If you’re considering a low-carb diet for weight loss, remember to count your calories and make sure you get enough nutrients for health needs - including carbohydrates. 40 - 60 percent of your daily calorie intake should come from carbohydrates.
Myth: Eating extra protein will increase muscle growth
Strength training is a better way to build muscle
If you've ever visited a gym and seen the displays of protein powders and bars, it's easy to see how you could fall for this myth. Many people overeat protein-rich foods in the hope of bulking up their muscles.
The short of it: While protein is essential for keeping your body healthy and does play an important role in building and maintaining muscle, excess amounts of protein will be stored as fat - just like overeating any other food is.
The best way to build muscle is to do regular strength training, and have a healthy calorie intake. Your body needs a good balance of protein, carbohydrates and fats.
CalorieKing recommends a protein intake of 15 - 20% of your daily calorie intake.
Myth: If you're watching your weight, don't eat after eight
Does eating at night really cause your body to store more fat because it doesn't have the chance to burn it off through activity?
The short of it: Studies have shown that your body stores extra calories as fat no matter what time of the day you consume them. What’s important is how many calories you eat during the whole day and how many you burn off. Your calorie intake doesn’t change just because you eat after eight! And your body doesn’t store more fat because it’s night time.
The morsel of truth to this myth is that people who eat little or nothing during the day and then consume all their calories in the evening are often more overweight than those who eat regular meals spread throughout the day. That’s because regular meals help to control appetite and metabolism. Eating close to bedtime can also interfere with sleeping patterns.
Myth: Bananas, carrots, watermelon, and tomatoes are loaded with sugar
It’s been said that these foods should be avoided when you’re trying to lose weight because they are higher in sugar than other fruits and vegetables.
The short of it: Come on! You’d have to eat 8 cups of chopped carrot to get as much sugar as you get from just two glazed donuts. It’s really a question of relativity: Arnold Schwarzenegger probably feels tall until he stands next to Shaq O’Neal, and a banana is sugary until you put it next to a Mars Bar. Carrots and tomatoes may have 5-10 more calories per serve than broccoli, but compare them to a bag of corn chips or a handful of chocolate-coated peanuts and you’ll realise there’s nothing to worry about!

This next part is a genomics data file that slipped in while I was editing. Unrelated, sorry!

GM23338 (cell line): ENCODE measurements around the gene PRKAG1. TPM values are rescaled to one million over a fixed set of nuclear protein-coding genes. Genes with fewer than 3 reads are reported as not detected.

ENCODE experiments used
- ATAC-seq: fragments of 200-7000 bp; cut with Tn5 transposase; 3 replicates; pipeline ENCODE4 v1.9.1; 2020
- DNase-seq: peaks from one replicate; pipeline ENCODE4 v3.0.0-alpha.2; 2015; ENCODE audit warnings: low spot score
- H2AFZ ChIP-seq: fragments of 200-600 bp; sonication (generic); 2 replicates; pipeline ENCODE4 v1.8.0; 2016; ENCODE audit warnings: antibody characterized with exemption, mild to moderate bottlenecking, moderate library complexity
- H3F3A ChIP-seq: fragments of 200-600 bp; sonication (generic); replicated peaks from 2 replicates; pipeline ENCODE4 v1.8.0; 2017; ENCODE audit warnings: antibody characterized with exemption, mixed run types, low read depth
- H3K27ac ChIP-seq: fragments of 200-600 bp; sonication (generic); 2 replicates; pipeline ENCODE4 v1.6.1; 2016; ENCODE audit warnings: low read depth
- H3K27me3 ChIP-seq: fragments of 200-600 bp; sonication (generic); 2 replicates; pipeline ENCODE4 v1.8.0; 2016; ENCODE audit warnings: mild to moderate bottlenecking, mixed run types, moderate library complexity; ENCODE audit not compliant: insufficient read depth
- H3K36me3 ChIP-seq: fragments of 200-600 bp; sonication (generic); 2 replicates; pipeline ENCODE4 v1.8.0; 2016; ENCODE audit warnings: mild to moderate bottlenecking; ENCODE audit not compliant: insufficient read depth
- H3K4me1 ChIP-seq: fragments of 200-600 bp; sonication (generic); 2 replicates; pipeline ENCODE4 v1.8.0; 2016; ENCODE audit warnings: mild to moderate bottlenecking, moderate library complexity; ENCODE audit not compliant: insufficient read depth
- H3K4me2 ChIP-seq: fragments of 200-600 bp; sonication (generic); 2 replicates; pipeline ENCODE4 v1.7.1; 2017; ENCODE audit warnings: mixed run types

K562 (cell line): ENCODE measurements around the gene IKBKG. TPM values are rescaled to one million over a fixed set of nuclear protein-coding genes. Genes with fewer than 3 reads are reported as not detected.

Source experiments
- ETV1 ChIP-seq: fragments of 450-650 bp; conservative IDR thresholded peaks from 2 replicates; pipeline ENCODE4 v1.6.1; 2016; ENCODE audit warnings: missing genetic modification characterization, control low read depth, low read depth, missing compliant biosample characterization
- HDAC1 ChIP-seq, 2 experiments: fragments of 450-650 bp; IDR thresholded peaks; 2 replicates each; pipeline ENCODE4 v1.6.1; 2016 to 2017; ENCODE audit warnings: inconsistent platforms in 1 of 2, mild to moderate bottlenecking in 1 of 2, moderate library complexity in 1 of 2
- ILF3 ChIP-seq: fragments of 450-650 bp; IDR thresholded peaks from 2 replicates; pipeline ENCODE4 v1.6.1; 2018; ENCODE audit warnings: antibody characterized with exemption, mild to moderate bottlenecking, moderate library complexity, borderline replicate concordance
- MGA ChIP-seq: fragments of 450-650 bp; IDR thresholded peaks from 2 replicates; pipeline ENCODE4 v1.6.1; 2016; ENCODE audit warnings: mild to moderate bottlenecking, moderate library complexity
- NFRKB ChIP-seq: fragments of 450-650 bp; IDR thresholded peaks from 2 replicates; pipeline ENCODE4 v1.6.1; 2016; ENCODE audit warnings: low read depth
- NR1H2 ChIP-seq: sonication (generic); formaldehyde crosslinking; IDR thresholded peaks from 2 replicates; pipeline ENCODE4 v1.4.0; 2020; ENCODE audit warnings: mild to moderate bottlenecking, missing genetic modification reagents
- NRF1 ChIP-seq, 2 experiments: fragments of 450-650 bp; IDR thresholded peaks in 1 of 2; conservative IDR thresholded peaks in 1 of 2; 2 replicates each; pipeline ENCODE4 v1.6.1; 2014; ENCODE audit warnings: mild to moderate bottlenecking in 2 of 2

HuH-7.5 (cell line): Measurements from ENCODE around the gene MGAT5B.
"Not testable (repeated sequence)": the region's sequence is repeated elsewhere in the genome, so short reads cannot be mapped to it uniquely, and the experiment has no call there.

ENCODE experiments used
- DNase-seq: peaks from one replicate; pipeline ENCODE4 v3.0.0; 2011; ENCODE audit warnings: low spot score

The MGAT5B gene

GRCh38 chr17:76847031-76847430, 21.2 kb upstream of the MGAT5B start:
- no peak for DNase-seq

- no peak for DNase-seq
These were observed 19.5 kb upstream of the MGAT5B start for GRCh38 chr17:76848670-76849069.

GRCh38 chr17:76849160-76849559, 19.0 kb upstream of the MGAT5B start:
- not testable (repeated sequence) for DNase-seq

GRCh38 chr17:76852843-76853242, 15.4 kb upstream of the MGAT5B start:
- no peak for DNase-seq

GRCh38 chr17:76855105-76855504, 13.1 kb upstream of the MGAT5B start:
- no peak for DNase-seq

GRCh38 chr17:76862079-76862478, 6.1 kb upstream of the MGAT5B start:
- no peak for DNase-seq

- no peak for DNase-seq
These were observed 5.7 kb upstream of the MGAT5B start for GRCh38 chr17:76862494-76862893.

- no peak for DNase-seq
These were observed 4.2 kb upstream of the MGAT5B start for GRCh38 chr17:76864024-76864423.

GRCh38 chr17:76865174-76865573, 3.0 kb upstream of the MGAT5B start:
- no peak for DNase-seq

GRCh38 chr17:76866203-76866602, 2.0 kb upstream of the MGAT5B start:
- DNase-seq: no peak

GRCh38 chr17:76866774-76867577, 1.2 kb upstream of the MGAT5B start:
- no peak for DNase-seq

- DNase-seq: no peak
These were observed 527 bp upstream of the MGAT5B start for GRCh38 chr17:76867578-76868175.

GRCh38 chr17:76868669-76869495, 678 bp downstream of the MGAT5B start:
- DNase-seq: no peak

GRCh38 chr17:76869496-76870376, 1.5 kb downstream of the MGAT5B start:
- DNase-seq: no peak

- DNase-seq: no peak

Myth: You should never eat chocolate if you're trying to lose weight
A Cherry Ripe bar has 250 calories and 13g of fat - surely that can't be good for your diet? If you're the type of person who thinks that the only way you can lose weight is by banishing all of your favourite chocolates, snacks and alcoholic drinks, you might be in for a surprise.
The short of it: Telling yourself that you can't have something is a sure way to make yourself really want it! And you can bet that if you give in, you don't just have one piece of chocolate, you end up bingeing.
A better approach is to allow yourself treats from time to time. Keep them as treats to be enjoyed occasionally, not everyday staples. Account for them in your daily calories and you can enjoy them without guilt and without gaining weight.
Doing a little extra exercise can also help you have more calories left for treats. For example, you could burn off 100 calories by taking a 30-minute walk, and enjoy a glass of your favourite wine with dinner.
However, if one taste makes you devour the rest without another thought, then your trigger foods are best left alone! Stick to treats that you can control.
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Last updated: February 1st, 2007